Poem in Your Pocket for Young Poets
Poem in Your Pocket for Young Poets
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Bruno Navasky, editor
ISBN 9780810991422
Abrams/Amulet, 2011.
4 stars
Keywords: bruno-editor inspiration nature poem-your-pocket-for-young-poets poetry wordplay writing

Poem in Your Pocket for Young Poets
by Bruno Navasky, editor

No matter what your child’s interests may be, there’s a poem in this collection of 100 poems that will speak to him or her. The best part about it (in addition to its diverse range of themes and poets) is the message that poems are for collecting and keeping and reading over and over again.

Some of these will appeal to more sophisticated poetry lovers, such as an excerpt from Walt Whitman’s “Leaves of Grass.” Others are approachable for novices: Emily Dickinson’s “The Outlet”; Robert Frost’s “The Pasture” (“I’m going out to fetch the little calf/… / I sha’n’t be gone long.—You come too”); Steve Crow’s “Revival,” comparing snow to “white fireflies/ wanting to land, finding/ a wind between houses”; Naomi Shihab Nye’s “Dog” (“The sky is the belly of a large dog,/ sleeping”); and William Carlos Williams’ “The Red Wheelbarrow.” Here are the beginning lines of one of my favorite new discoveries in this collection, “Analysis of Baseball” by May Swenson: “It’s about/ the ball,/ the bat,/ and the mitt./ Ball hits/ bat, or it/ hits mitt./ Bat doesn’t/ hit ball, bat/ meets it.” Can’t you see a group of boys and girls having a field day with that one (it goes on for four stanzas)? Performing it as a rap with their friends? Spurring a debate about how to describe the sport?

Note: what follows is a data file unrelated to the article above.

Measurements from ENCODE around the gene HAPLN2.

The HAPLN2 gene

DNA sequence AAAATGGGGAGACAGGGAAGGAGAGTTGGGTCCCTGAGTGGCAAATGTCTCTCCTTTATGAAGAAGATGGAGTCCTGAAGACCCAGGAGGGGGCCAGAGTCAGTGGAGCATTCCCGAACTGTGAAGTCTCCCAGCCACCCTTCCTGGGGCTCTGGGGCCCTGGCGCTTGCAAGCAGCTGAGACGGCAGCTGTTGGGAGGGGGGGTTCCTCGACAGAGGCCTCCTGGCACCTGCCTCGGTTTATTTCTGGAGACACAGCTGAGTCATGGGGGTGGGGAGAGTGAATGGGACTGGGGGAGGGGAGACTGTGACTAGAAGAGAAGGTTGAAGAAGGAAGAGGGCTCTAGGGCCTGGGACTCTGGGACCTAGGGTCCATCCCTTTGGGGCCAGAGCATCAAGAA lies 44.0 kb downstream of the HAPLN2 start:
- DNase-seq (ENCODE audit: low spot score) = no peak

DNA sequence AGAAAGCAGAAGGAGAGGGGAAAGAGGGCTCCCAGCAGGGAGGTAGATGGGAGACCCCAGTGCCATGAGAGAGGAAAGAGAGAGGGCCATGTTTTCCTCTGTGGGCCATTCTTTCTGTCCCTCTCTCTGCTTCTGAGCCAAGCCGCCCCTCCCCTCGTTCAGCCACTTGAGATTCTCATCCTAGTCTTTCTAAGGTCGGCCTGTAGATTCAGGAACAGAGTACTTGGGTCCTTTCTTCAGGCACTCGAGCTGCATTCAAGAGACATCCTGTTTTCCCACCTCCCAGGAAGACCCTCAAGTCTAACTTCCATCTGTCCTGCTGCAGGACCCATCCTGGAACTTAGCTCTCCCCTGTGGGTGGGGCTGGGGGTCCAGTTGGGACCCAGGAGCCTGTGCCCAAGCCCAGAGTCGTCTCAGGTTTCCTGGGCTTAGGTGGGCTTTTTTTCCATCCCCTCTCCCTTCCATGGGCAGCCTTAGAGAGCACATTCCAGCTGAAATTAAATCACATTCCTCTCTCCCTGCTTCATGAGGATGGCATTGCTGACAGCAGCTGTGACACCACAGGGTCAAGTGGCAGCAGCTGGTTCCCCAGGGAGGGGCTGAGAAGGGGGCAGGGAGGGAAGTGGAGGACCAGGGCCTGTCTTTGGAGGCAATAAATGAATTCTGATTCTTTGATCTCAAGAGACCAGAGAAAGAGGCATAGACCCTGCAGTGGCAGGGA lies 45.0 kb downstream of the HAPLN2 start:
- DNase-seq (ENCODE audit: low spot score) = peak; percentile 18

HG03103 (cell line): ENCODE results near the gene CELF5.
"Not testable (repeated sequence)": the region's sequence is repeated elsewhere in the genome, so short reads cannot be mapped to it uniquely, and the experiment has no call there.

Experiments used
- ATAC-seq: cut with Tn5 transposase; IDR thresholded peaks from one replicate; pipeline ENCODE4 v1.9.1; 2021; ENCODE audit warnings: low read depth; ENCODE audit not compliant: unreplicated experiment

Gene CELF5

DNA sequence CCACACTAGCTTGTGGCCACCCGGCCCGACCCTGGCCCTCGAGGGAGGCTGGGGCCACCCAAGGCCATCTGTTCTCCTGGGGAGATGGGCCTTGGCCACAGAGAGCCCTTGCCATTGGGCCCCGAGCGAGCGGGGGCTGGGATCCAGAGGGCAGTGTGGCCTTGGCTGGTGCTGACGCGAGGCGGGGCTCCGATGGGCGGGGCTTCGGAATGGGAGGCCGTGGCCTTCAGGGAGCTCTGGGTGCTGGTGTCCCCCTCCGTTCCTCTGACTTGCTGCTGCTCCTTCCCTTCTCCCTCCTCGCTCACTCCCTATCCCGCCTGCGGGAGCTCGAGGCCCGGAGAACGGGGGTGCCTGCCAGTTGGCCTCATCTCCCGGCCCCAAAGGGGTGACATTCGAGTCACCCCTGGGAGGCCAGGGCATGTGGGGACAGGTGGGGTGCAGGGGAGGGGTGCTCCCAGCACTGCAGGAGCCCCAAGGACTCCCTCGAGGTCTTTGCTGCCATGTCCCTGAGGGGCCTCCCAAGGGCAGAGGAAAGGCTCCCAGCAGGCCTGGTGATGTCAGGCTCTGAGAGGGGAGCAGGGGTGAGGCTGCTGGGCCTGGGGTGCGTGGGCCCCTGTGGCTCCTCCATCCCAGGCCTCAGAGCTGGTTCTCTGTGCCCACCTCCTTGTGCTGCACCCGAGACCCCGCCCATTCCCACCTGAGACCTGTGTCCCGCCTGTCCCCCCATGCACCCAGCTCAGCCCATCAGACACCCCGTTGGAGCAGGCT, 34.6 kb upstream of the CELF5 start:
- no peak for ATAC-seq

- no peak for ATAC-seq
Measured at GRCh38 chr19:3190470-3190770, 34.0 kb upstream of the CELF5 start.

Bruno Navasky, who selected the poems and also teaches poetry, says that he and his students have tried to define a poem, and they couldn’t. Poems do not always rhyme. Poems do not always have line breaks. “Poems are the rule-breakers, my students said, the bugs in the system,” Bruno writes. Now if that doesn’t entice your child, what will?

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